U.S. telecom companies argue that regulations hamper investment and delay network improvements. In the Netherlands, where broadband speed rankings exceed the United States, prices are also lower.

Russia Accelerating Broadband Speed Upgrades In Global Broadband Catch-Up

onlimeRussian Internet Service Providers have been strongly encouraged to upgrade their service and speeds as a matter of national pride as the Kremlin encourages broadband improvements across the vast expanse of the country.

Responding to the call, regional ISP Onlime, operated by Russian telecom giant Rostelecom, has introduced new broadband packages to subscribers at prices that would make most North Americans drool:

  • “100 for 500″ is Onlime’s most aggressive promotion, offering unlimited 100Mbps service for 500 Russian rubles, equal to $11.47US a month on promotion. The regular rate after the promotion expires should run around $20 a month;
  • beeline15Mbps budget Internet is regularly priced at $6.88 a month;
  • 30Mbps standard service costs $9.18 a month;
  • 60Mbps turbo service runs $11.47 a month;
  • 80Mbps deluxe service was tariffed before the “100 for 500″ promotion, and its everyday price is $16.06 a month.

Meanwhile, Russian wireless mobile operator Vimpelcom also runs wired broadband service in parts of Russia and is boosting speeds without raising prices. Customers signed up with “Beeline” in the Moscow Oblast, including the communities of Moscow, Domodedovo, Zelenograd, Sergyev-Posad, Serpukhov, Chekhov, and Lyubertsy will now receive up to 30Mbps service. You can’t beat the price. At just 350 Russian rubles, that is just over $8 a month in U.S. dollars.

The speed increases start Nov. 10.

Federal Trade Commission Suing AT&T Over Unfair Speed Throttles for Unlimited Data Customers

throttleThe Federal Trade Commission today filed a lawsuit against AT&T for its practice of subjecting grandfathered unlimited data customers to speed throttles that dramatically cut speeds up to 90 percent after customers use more than 3GB of data on AT&T’s 3G network or 5GB on its 4G network. Thus far, according to the FTC, AT&T has throttled at least 3.5 million unique customers a total of more than 25 million times.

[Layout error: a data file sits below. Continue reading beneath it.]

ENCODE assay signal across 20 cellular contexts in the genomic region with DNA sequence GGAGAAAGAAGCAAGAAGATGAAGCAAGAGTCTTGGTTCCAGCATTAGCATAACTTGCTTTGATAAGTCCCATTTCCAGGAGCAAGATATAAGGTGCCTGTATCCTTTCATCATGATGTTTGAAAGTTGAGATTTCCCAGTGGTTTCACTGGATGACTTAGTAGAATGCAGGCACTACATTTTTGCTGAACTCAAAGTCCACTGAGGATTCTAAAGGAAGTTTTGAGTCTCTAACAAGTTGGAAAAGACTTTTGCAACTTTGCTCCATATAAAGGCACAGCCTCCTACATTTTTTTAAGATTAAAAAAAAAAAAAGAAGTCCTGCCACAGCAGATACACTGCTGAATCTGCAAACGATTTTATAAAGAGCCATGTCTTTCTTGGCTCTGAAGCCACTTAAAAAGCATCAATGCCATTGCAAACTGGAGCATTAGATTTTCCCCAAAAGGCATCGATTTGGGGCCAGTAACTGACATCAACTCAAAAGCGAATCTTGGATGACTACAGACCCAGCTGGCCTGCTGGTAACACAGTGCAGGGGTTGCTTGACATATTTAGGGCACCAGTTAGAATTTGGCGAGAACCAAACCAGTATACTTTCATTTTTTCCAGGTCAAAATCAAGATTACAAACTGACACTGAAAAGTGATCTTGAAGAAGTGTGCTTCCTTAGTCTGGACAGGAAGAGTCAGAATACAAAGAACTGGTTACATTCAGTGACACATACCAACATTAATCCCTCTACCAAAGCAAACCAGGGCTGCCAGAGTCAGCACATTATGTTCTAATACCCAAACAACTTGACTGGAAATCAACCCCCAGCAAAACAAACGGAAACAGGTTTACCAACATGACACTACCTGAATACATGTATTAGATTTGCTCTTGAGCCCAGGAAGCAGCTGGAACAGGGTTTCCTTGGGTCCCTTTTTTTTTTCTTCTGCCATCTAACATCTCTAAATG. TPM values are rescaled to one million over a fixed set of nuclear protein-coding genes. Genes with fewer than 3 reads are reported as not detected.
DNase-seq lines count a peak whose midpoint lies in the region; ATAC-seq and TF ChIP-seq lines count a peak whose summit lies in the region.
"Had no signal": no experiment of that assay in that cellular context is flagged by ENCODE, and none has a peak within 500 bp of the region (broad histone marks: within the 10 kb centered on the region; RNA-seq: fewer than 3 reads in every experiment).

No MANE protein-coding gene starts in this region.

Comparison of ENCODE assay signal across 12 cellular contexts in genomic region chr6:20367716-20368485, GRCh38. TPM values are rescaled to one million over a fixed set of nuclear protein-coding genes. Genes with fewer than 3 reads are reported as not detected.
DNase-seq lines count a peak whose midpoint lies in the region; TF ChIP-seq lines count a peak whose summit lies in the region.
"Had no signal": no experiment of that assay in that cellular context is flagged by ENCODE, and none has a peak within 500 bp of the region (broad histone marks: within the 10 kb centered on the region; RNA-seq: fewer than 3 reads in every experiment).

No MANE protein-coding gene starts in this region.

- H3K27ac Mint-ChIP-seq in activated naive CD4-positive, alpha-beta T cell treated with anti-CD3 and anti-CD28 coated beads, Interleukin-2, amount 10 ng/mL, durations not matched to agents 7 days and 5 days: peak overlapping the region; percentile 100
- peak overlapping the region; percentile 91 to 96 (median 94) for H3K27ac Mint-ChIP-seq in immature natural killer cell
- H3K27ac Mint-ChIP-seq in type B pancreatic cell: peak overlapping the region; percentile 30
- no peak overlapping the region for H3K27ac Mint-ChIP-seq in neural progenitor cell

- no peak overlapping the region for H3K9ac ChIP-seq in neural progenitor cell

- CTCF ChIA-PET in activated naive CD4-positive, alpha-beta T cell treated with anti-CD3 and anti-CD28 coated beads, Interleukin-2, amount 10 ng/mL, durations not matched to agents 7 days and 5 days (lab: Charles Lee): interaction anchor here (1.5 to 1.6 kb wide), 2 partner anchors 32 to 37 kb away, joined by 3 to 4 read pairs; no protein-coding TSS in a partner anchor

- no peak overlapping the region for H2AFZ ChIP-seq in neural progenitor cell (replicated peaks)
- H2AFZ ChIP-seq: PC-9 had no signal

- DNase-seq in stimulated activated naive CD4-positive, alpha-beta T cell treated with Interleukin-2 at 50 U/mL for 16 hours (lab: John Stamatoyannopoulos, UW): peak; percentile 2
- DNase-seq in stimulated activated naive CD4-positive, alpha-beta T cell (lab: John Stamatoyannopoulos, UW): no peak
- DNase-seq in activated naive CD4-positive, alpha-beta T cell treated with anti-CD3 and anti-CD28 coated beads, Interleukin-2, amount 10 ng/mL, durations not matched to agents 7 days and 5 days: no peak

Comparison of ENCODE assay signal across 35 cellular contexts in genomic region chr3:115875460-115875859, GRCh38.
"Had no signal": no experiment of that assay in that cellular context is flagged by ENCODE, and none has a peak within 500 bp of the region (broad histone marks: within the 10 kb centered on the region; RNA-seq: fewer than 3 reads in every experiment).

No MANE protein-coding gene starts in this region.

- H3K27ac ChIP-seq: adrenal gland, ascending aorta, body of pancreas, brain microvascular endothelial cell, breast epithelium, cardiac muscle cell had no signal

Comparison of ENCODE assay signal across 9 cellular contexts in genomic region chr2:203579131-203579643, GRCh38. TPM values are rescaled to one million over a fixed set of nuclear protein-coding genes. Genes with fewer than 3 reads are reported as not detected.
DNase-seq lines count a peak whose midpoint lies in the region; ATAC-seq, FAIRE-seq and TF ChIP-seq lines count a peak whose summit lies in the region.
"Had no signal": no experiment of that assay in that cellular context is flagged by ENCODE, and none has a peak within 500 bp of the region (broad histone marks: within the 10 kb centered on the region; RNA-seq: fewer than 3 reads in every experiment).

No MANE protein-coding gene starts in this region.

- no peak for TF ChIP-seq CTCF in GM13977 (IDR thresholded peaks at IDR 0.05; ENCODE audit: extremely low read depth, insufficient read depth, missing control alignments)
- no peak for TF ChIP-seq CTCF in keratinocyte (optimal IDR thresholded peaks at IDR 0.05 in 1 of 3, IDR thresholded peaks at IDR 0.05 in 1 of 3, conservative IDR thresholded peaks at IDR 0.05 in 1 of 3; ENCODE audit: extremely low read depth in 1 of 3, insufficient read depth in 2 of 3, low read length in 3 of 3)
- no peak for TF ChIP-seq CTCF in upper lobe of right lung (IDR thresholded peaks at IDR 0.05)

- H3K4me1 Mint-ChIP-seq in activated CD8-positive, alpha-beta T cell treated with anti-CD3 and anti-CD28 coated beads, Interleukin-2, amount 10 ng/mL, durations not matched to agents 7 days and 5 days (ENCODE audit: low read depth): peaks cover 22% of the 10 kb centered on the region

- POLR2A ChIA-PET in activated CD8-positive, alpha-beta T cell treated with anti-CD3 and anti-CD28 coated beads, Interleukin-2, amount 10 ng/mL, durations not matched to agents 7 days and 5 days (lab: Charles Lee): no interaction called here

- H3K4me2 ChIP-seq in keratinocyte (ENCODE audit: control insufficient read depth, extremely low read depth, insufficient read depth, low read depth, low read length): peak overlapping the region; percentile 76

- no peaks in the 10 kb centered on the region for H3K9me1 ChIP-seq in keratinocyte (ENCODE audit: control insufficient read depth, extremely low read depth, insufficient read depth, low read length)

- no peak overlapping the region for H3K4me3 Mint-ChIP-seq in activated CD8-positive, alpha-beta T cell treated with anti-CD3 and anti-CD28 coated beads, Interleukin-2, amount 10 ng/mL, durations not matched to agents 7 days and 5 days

The FTC’s complaint alleges that the company failed to adequately disclose to its customers on unlimited data plans that, if they reach a certain amount of data use in a given billing cycle, AT&T reduces – or “throttles” – their data speeds to the point that many common mobile phone applications – like web browsing, GPS navigation and watching streaming video –  become difficult or nearly impossible to use.

“AT&T promised its customers ‘unlimited’ data, and in many instances, it has failed to deliver on that promise,” said FTC Chairwoman Edith Ramirez. “The issue here is simple: ‘unlimited’ means unlimited.”

FCC chairman Thomas Wheeler publicly complained about Verizon’s plans to start a similar throttling program on its wireless network, questioning the fairness of cutting speeds for certain customers while exempting others. Both Verizon and AT&T have claimed speed throttles are part of a fair usage policy that allows all customers to share its wireless resources. Broadband providers have often painted a picture of a “bandwidth hog” taking a disproportionate share of network resources away from other customers, but there is no evidence heavier users are creating conflicts for other users, especially as wireless carriers encourage customers to use more data.

throttle att

From AT&Ts website

The logic of rationing Internet use for unlimited customers while providing unlimited access to those willing to pay usage-based charges escaped the FTC, which is what brought the suit.

According to the FTC’s complaint, AT&T’s marketing materials emphasized the “unlimited” amount of data that would be available to consumers who signed up for its unlimited plans. The complaint alleges that, even as unlimited plan consumers renewed their contracts, the company still failed to inform them of the throttling program. When customers canceled their contracts after being throttled, AT&T charged those customers early termination fees, which typically amount to hundreds of dollars.

The FTC alleges that AT&T, despite its unequivocal promises of unlimited data, began throttling data speeds in 2011 for its unlimited data plan customers after they used as little as 2 gigabytes of data in a billing period. According to the complaint, the throttling program has been severe, often resulting in speed reductions of 80 to 90 percent for affected users.

According to the FTC’s complaint, consumers in AT&T focus groups strongly objected to the idea of a throttling program and felt “unlimited should mean unlimited.” AT&T documents also showed that the company received thousands of complaints about the slow data speeds under the throttling program. Some consumers quoted the definition of the word “unlimited,” while others called AT&T’s throttling program a “bait and switch.” Many consumers also complained about the effect the throttling program had on their ability to use GPS navigation, watch streaming videos, listen to streaming music and browse the web.

The complaint charges that AT&T violated the FTC Act by changing the terms of customers’ unlimited data plans while those customers were still under contract, and by failing to adequately disclose the nature of the throttling program to consumers who renewed their unlimited data plans.

FTC staff worked closely on this matter with the staff of the Federal Communications Commission.

The Commission vote authorizing the staff to file the complaint was 5-0. The complaint was filed in the U.S. District Court for the Northern District of California, San Francisco Division.